Our in-house example of user-generated learning content has attracted great interest at recent events and discussions on change and knowledge management. Therefore I’d like to share with you the story of how we implemented the Learner as Creator concept at Pokeshot. The following example ties in with our last blog article about possible change measures that can lead to a successful implementation of the concept.
Pokeshot is a small company with 27 full-time employees. Because of our size we have no one who is specifically in charge of staff development, nor do we have the financial means to hire an outside company to produce sophisticated training programs for our products and processes. In addition, our core business is in constant change and demands that we acquire knowledge and facilitate learning in a highly dynamic and flexible way. By the time this current knowledge is gathered together by various experts in the company, prepared by a third-party and then made available to all our employees in the form of a professional training, it is already outdated.
Transforming workshop results into a Learning Path
A few months ago, two of our colleagues conducted a workshop with an external consultant. The workshop’s aim was to define key industries and messages for our product SmarterPath. It was extremely important for all employees to be made aware of the results that came out of this workshop, so as to ensure that consistent language is used when communicating with existing and future clients – across all channels. The two workshop participants therefore decided to approach one of our social learning consultants, who helped them compile all the important results from the workshop into a compact learning path in SmarterPath.
Workshops such as these cost money – because of both the external resources and the time they require. Our CEO was therefore also eager for the results to be made available to whole team and utilized in as profitable a way as possible. To ensure beneficial output, he asked all employees to take 30 minutes of their time over the following two weeks to complete the specially created “Smarter Path”. Friendly reminders were given over the course of those two weeks via various in-house channels.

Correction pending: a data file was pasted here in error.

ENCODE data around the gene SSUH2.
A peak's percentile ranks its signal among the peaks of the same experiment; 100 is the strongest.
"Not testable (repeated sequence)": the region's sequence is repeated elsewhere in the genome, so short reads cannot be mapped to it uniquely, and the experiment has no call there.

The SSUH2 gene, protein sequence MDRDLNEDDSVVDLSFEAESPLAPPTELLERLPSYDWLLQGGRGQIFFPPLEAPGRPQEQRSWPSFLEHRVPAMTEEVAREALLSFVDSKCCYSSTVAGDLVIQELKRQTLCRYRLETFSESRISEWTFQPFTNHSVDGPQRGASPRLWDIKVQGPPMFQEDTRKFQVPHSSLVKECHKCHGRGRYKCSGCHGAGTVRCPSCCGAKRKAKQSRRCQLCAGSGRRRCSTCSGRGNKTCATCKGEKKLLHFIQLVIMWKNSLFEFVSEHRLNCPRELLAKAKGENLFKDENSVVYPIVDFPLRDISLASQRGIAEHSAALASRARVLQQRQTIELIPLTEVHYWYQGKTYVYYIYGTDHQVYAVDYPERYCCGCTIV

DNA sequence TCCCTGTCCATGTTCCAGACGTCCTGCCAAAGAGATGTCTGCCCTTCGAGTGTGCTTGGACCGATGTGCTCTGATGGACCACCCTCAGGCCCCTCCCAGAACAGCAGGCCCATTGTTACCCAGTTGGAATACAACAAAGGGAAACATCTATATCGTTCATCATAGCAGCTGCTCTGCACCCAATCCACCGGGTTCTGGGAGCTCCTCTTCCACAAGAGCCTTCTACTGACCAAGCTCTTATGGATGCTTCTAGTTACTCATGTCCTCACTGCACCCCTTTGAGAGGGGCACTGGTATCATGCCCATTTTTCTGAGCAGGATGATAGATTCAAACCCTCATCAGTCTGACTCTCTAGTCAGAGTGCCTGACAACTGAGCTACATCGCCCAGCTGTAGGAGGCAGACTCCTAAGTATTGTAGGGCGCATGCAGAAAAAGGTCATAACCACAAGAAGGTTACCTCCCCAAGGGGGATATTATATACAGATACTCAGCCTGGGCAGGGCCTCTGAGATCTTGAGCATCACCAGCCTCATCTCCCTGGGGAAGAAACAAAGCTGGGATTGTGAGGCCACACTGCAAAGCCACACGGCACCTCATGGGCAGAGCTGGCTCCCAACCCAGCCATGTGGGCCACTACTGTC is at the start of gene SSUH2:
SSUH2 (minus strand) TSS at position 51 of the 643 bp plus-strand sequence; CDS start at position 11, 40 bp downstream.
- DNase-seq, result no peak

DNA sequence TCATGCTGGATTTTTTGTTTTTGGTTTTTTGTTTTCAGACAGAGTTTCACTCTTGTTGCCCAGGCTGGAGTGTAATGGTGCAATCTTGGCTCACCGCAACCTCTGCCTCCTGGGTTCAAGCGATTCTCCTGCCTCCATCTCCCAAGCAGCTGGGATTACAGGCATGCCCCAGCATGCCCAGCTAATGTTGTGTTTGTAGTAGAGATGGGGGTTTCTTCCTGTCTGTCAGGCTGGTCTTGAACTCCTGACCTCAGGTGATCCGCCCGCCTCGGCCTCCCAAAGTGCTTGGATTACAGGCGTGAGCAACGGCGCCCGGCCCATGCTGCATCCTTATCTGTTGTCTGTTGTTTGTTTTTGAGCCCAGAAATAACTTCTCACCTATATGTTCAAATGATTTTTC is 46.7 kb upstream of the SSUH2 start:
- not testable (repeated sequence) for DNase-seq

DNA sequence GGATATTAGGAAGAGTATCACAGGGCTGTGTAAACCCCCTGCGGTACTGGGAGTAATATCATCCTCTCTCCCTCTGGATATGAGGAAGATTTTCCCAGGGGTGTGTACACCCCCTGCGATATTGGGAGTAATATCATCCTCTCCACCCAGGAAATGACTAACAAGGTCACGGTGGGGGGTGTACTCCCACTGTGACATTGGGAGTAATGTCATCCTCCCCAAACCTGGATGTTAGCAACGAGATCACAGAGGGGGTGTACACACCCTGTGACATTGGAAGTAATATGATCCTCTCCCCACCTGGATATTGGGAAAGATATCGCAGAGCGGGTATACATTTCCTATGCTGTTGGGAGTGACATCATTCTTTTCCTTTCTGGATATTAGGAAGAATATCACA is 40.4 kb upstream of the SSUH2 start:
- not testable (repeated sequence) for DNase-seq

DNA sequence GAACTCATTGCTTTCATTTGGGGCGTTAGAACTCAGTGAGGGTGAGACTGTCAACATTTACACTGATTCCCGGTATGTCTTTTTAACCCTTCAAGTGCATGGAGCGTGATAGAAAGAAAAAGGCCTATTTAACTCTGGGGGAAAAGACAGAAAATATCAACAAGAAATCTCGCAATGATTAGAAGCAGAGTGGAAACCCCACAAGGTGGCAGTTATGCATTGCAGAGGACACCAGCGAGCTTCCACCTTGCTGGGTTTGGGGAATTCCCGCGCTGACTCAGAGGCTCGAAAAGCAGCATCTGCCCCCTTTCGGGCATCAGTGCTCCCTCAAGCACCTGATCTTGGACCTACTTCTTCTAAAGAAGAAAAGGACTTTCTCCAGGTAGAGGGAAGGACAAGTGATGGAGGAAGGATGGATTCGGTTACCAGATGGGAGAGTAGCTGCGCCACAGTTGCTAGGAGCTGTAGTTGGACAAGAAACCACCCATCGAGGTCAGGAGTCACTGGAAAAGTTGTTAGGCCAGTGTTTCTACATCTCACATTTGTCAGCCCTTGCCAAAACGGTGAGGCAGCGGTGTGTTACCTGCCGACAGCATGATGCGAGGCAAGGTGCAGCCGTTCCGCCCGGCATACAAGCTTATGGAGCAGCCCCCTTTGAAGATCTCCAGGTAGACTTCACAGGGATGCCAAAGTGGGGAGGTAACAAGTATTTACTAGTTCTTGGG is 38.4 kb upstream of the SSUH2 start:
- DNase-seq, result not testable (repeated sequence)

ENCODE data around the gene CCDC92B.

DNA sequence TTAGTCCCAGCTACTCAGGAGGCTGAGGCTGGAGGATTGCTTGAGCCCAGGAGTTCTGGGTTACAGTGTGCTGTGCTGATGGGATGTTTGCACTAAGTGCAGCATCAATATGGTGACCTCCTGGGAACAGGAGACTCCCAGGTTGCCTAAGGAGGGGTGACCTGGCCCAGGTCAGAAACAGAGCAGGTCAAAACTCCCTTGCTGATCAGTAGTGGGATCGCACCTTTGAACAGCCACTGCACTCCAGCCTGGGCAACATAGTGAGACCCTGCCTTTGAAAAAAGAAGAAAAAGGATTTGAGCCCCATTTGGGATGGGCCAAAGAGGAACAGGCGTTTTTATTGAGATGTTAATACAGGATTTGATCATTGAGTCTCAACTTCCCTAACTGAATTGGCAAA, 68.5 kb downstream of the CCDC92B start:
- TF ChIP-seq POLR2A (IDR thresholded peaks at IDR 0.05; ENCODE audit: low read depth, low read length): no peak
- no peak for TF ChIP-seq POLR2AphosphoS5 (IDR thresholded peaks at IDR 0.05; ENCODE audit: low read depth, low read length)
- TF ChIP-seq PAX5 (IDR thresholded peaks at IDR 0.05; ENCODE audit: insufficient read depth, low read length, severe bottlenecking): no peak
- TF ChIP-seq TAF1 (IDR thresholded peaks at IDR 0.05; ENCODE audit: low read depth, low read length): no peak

The Smarter Path began with a task that unexpectedly prompted a very interesting discussion among our in-house community (Jive). In retrospect, the insights gained from this discussion is extremely important, as the product was discussed from many different perspectives – including that of developers, consultants, and other positions.
The last challenge on the path was an optional exercise: “Partner up with another colleague to create a video pitch using the key messages that have been identified.” The employees were given six weeks to complete the challenge and were even offered extra incentive in the form of a €50 voucher of their choice per team for all those who participated. You can watch some of the video pitches here. And the winning video is featured below:
What our team is saying
“I am really amazed by the useful output we gained from participants. The time they invested in this project has definitely already paid off.”
“I personally believe that the long-term sharing of knowledge is extremely worthwhile. I was really happy to see how the others engaged with the workshop results and what they learned from it.”
“In the future I can compile learning pathways on interesting and current topics myself, even though I am not an instructional designer. This exercise, together with other internally created paths, provide the perfect blueprint.”
I wanted to use this example to demonstrate how SmarterPath projects can cover all aspects of the 70:20:10 model. The workshop participants, video creators, and path participants all learned through their own experiences (70%). Access to the workshop results and the opportunity for lively discussion also resulted in participants learning from others (20%). With this best practice, we therefore closely linked the 70% and 20% with the 10% of structured learning (the specially created path). If you now imagine how this approach could be used to reach hundreds of employees across an entire organization, with optimal speed and minimal effort, the impact is substantially greater.
About the author
Linda joined Pokeshot GmbH in March 2016 as a consultant for social collaboration and learning management. Her primary responsibility is the product management of our award-winning social learning solution SmarterPath.